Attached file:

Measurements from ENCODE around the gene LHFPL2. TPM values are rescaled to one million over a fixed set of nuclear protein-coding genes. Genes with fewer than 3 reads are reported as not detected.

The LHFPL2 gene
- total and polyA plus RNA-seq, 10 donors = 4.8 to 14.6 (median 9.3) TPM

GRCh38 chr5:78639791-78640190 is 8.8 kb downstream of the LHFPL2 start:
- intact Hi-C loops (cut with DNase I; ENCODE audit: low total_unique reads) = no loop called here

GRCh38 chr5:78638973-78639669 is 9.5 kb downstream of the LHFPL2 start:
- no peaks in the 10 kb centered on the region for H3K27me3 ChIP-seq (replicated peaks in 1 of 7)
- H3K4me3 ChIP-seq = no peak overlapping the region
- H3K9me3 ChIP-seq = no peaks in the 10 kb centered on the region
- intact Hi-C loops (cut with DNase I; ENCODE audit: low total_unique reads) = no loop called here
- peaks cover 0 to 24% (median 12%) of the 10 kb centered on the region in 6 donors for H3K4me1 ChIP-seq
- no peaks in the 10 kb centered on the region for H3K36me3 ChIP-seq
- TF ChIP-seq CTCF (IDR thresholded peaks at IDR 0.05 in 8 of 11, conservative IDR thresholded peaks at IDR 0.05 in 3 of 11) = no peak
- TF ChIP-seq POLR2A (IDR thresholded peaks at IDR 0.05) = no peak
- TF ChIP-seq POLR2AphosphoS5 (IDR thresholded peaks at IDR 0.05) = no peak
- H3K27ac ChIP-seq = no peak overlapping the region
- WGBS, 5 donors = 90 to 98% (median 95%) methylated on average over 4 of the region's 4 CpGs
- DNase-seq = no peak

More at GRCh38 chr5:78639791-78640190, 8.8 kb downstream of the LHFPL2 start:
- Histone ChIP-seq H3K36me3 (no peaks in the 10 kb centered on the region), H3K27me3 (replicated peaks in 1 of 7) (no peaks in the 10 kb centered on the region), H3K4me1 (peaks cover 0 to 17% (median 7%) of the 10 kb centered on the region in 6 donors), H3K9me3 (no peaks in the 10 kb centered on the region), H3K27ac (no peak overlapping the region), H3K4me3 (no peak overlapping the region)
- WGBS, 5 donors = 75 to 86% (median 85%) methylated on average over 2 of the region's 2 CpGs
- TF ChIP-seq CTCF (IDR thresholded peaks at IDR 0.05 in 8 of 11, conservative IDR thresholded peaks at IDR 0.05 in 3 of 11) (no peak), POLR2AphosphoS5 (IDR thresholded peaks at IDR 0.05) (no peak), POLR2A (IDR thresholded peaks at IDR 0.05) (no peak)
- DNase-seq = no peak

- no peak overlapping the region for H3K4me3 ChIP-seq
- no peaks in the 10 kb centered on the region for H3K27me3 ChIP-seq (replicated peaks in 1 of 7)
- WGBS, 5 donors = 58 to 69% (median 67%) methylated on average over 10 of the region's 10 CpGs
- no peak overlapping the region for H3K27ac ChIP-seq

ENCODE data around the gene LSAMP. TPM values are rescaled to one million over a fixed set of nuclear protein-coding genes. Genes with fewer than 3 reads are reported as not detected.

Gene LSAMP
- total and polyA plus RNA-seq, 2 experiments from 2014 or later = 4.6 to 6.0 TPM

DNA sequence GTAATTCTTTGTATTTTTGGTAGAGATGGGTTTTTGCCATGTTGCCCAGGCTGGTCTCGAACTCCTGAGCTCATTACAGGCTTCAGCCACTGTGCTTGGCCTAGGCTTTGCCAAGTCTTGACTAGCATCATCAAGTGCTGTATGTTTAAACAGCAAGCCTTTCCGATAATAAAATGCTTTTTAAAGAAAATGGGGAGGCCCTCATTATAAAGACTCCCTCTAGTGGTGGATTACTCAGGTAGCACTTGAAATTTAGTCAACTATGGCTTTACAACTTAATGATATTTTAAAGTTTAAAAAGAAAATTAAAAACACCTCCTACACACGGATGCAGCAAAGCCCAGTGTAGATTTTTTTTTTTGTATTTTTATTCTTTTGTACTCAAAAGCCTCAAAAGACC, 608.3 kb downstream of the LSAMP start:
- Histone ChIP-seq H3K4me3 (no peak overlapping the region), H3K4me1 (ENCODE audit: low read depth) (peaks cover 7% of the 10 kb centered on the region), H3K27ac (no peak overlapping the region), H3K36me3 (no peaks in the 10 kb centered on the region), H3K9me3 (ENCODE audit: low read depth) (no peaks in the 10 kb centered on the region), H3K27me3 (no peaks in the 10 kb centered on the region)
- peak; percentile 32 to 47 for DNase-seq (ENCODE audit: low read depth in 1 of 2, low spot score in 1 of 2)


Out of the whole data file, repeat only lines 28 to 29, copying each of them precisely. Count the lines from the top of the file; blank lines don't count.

ENCODE data around the gene LSAMP. TPM values are rescaled to one million over a fixed set of nuclear protein-coding genes. Genes with fewer than 3 reads are reported as not detected.

Gene LSAMP